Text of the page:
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Old 09-10-2013, 09:37 PM   #55
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Just a quick heads up. The new 12 core xeons are available today on newegg.


I was a little concerned about this information though; from this article

"it's worth noting that not all applications will support this many threads. I attempted to benchmark a Z820 (above) with two 12-core 2.7GHz Xeon E5-2697 v2 chips at an embargoed HP event in New York last week, and found that our Cinebench test application which is based on Cinema 4D R11.5 was unable to render with more than 32 threads, so showed no improvement over the kind of score I'd expect from the previous generation of chips."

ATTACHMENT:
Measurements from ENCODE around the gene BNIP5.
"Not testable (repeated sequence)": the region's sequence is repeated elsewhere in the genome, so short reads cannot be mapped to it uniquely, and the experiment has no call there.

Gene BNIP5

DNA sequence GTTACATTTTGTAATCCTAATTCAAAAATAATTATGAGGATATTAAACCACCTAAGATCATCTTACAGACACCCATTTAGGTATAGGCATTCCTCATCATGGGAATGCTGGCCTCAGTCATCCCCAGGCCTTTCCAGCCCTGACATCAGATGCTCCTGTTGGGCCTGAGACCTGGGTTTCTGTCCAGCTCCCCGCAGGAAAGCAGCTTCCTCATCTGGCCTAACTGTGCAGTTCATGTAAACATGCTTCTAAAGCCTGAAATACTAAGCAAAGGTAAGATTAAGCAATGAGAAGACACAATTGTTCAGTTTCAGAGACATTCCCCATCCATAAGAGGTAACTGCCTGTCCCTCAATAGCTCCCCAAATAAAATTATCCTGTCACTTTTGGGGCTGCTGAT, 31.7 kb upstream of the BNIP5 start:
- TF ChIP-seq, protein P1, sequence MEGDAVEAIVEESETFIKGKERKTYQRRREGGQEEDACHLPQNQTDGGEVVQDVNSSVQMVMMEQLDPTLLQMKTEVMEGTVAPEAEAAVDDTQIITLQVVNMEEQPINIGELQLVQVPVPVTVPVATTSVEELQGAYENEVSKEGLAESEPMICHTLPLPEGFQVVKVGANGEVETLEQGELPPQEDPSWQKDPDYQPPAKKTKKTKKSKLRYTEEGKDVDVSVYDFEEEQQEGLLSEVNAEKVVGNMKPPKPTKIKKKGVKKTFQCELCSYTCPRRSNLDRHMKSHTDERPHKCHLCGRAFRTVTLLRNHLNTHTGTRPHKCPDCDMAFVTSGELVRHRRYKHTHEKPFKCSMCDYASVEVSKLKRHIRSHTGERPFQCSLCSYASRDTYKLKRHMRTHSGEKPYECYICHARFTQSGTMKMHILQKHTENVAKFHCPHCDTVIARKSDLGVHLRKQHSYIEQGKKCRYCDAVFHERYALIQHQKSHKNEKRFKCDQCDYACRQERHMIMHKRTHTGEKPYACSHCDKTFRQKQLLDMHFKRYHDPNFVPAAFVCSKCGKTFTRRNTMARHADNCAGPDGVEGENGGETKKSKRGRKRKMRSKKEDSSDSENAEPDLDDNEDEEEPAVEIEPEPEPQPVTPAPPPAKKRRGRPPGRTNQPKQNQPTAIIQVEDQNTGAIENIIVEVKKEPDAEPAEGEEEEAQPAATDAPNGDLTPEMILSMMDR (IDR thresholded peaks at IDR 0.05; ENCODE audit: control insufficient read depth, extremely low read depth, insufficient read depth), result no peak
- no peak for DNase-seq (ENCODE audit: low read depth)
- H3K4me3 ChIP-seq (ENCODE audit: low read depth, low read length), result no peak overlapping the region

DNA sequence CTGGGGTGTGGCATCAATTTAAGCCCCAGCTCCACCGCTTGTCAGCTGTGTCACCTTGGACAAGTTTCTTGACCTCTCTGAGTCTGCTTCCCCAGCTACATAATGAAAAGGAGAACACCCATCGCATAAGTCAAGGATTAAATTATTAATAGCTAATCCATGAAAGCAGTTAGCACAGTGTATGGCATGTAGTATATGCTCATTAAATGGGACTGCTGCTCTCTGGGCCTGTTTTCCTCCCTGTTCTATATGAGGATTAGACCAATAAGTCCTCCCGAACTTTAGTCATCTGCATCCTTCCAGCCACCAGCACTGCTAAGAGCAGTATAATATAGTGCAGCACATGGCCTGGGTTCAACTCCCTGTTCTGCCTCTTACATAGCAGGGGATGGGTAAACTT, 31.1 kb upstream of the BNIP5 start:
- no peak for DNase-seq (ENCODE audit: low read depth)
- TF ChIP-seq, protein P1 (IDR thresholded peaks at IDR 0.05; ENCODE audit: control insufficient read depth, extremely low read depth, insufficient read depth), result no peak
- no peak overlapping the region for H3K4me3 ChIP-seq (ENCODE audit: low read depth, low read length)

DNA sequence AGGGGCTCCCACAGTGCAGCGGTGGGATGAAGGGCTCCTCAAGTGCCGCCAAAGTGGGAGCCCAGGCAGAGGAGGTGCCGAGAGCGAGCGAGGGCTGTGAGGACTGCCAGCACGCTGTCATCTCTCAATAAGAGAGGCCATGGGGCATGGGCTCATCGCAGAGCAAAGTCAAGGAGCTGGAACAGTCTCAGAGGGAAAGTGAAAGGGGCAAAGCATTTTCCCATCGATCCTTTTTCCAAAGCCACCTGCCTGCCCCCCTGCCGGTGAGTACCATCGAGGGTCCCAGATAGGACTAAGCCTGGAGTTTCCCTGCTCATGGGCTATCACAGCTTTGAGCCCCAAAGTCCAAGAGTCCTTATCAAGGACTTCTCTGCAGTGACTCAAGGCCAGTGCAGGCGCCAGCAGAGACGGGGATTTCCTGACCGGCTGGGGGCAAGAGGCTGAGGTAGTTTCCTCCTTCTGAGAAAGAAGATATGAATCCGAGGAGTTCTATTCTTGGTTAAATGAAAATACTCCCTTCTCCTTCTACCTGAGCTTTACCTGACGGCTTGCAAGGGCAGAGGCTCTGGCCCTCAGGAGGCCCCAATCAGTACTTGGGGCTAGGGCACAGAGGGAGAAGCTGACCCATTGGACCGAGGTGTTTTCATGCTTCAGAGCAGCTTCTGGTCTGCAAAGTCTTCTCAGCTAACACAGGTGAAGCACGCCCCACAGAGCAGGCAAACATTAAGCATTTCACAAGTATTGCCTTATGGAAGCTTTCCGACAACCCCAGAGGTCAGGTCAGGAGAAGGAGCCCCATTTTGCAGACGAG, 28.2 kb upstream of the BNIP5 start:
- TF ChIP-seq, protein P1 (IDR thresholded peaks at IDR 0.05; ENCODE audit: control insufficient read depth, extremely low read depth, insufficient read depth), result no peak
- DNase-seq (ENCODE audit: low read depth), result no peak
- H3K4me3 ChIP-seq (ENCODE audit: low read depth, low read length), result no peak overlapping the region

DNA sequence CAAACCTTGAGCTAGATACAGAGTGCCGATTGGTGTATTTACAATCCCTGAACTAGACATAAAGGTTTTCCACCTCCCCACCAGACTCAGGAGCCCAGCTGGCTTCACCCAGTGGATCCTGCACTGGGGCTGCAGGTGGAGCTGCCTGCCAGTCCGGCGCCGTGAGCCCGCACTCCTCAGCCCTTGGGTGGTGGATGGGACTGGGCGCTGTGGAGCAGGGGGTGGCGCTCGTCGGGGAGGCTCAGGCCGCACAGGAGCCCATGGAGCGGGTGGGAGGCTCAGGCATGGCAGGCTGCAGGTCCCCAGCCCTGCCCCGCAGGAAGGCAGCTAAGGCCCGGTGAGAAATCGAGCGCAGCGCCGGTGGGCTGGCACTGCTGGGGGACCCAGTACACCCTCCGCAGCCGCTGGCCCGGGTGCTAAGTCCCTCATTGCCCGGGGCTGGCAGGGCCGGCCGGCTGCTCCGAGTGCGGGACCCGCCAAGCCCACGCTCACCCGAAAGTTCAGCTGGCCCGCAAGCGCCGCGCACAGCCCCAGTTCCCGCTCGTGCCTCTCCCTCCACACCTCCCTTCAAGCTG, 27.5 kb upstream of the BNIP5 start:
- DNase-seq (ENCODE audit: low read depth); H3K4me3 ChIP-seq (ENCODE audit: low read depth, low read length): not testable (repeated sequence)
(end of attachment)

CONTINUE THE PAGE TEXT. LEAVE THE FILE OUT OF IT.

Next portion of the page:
No reason to be concerned. Due to a bug in Windows, R11.5 couldn't use more than 32 threads by default, unless you would manually set more threads in the custom render settings (up 64) - this was an exclusive Windows problem (not existing on Linux or OS X).

R13 and newer use newer Windows API calls (where MS fixed that bug) and support up to 256 threads (which is also the limit of the Windows server editions).

Best regards,

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Old 09-10-2013, 09:55 PM   #56
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Is 256 threads a limit with R15's Team Render?
I have between 240-480 threads in mind for a studio based farm.
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Old 09-11-2013, 05:06 AM   #57
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Quote:
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Is 256 threads a limit with R15's Team Render?
I have between 240-480 threads in mind for a studio based farm.


Of course it's not. It's the limit of hardware cpu threads supported by Windows on a local machine (and again this is a limitation of Windows given by the limited structures of the Win32 api).

Best regards,

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Old 09-11-2013, 02:36 PM   #58